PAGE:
About 10 minutes later I hauled in an even larger specimen! We estimated the size of my fish at about 225-pounds and quickly released him. Watching a fish of that size swim off strong and healthy was truly a great sight.
I have to say, the strength and fight of this black sea bass was really incredible. I have caught smaller models and seen larger ones, but none of them pulled like this beast. This fish really fought like a big cow tuna, but didn’t have the same long battle.
After the obligatory high fives and photos we went right back to work. We hopped from rock pile to rock pile never getting more than three miles offshore.
About an hour later I struck gold again with a monster bite on the giant jacksmelt I was fishing. It was clear from the get-go that this was another nice grouper. After about a 15-minute tussle the huge broomtail grouper came into site. We wired the fish and pulled him into the boat for a few photos and sent him back to his home.
This was a special fish for me. I’ve been targeting groupers in the Sea of Cortez for years but have never landed one anywhere near this size. It was truly the fish of a lifetime — I was stoked.
We continued to rock-hop down the coast. A couple of hours later it was Aristeo’s turn. After another epic tug of war in shallow water he wrenched yet another fat broomtail grouper to the boat. This was another awesome fish, almost identical to the first.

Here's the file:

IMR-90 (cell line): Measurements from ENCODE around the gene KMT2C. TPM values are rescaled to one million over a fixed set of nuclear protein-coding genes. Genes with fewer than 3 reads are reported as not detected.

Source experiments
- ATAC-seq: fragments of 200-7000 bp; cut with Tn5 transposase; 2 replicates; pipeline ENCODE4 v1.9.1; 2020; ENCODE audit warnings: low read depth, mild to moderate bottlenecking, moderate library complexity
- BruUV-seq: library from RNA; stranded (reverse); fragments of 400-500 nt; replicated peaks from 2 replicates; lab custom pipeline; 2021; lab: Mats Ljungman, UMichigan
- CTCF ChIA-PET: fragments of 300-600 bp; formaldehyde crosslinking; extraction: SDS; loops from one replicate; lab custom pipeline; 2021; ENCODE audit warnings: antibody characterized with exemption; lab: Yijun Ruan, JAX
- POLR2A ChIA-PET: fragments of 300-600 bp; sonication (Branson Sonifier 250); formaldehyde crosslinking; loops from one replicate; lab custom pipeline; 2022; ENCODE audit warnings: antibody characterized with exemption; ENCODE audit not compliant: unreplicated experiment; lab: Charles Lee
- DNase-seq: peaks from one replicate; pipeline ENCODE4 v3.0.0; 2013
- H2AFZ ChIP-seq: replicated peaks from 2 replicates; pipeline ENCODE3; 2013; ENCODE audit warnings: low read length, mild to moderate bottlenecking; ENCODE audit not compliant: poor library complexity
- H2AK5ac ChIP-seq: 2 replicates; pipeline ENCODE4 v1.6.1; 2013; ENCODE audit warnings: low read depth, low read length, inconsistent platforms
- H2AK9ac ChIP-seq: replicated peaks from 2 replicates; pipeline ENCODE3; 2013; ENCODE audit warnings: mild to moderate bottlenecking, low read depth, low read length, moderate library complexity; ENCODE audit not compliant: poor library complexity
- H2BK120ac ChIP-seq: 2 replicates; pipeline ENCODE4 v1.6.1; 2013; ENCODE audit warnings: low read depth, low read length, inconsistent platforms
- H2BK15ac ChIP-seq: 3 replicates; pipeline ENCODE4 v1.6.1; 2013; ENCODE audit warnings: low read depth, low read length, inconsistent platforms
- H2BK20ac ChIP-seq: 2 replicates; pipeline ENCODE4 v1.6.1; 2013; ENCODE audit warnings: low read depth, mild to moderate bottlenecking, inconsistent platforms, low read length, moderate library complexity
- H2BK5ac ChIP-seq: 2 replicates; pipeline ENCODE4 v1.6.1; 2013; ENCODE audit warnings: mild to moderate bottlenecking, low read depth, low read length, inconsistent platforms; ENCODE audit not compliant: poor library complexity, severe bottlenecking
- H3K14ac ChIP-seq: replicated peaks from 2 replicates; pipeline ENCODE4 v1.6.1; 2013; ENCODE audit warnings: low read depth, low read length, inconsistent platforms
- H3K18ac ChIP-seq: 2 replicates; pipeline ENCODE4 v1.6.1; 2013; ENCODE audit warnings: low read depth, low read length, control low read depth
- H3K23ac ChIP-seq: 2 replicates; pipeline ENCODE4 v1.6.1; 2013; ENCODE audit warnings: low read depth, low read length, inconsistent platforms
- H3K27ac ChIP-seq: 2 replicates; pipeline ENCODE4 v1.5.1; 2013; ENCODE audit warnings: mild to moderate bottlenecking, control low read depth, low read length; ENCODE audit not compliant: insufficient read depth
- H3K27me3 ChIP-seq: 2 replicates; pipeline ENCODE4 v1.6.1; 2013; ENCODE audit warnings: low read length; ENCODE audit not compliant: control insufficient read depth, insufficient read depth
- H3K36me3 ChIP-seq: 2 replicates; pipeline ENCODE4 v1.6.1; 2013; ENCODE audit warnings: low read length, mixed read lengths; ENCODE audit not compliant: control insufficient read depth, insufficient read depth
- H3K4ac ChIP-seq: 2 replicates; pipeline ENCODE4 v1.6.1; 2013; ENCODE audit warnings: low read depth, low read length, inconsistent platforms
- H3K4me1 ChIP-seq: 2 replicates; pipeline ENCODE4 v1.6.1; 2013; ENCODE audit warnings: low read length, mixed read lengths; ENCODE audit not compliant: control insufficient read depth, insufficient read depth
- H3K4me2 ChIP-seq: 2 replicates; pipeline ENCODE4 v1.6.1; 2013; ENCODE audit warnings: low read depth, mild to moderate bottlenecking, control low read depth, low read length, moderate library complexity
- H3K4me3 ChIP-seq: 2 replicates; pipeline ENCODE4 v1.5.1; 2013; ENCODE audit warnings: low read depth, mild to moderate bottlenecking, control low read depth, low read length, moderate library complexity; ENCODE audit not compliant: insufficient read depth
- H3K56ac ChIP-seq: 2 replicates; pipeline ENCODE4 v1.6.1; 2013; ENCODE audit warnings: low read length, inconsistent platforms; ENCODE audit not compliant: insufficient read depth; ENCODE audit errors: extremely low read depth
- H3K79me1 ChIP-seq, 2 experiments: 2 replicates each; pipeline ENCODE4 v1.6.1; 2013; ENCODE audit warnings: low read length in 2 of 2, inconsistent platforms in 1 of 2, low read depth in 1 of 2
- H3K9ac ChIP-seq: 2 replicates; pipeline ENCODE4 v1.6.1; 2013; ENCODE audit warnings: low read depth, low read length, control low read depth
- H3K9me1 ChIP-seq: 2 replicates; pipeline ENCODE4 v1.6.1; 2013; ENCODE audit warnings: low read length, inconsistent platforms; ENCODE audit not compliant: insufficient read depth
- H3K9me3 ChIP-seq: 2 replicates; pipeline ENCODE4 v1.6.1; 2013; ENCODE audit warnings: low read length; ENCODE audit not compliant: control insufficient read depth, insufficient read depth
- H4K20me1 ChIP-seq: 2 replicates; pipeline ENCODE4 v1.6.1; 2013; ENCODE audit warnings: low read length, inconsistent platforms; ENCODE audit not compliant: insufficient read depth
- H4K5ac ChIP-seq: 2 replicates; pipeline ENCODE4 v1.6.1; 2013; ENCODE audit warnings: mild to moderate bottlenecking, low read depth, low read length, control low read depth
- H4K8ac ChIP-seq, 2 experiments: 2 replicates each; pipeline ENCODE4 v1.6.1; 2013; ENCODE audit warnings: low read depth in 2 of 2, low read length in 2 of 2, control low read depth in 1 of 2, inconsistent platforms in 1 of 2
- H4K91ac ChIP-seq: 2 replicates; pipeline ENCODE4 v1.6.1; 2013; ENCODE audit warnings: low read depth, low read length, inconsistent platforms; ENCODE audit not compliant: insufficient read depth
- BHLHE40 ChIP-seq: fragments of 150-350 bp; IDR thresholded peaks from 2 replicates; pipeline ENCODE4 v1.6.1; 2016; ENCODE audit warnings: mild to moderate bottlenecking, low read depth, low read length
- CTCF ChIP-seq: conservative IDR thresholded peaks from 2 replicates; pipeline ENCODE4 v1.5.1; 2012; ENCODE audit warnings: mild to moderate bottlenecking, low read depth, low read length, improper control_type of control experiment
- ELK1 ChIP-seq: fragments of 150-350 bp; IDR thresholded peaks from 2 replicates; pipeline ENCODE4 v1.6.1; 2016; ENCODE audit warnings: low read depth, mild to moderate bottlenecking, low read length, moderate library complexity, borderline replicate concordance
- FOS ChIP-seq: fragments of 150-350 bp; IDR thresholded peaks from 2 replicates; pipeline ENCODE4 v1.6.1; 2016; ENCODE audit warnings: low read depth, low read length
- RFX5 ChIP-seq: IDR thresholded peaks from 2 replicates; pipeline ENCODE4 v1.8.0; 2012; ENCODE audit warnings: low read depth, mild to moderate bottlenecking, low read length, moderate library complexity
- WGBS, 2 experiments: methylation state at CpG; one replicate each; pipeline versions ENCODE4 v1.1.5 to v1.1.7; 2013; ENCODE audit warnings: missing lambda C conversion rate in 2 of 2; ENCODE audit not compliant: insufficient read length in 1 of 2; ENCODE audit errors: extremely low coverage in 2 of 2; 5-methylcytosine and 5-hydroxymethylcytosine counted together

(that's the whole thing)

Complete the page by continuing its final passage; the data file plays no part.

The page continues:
We spent the rest of the day fishing from spot to spot, landing one more 30-pound gulf grouper and about a million sand bass. The amount of bass in this area is amazing!
Elias, Julio’s 10-year-old nephew fished for sandies from the bow all day and easily released 100 fish with probably a 4-pound average, including several pushing the 10-pound mark!
Fishing slowed on day two with just a handful of bites late in the afternoon that we were unable to connect with or lost to the rocks. The fish definitely won that day. We licked our wounds and headed up the coast to spend the night with friends in La Bocana.
We met up with our friends Juanchy, Domingo and Jouquin Aguliar at a little restaurant and were treated to a nonstop flow of great seafood and even a fried turkey.
We ran north of La Bocana on our third day, looking for the giant schools of yellowtail that roam the area. After about an hour of searching we found the mother load — birds, bait, dolphin and yellowtail going ballistic tearing up massive balls of bait.
We slid into a few of the piles but they didn’t bite. That didn’t last long. We finally hit the right one and it was game on. We made a two-hour drift that produced over 25 yellowtail ranging from 6 to 30 pounds, with the majority in the high teens.
After the bite petered out, we picked up and made the short run back to La Bocana to pull the boat and get ready to head home. The Aguillar boys were waiting for us with the trailer and we were gone in no time.
After a 30-minute ride back to the Abreojos airstrip we were once again on our way back up the coast.
This trip reminded me of all the things I love about Baja. We had a fantastic time, but the new friends, great fishing and all the laughs are what I will remember most.
With all the negative press on Mexico border towns, it’s really nice to get back to the real Baja and enjoy all it has to offer. If you haven’t been to Mexico in a while, maybe it’s time to start planning a trip. The good times and great fishing are waiting for you!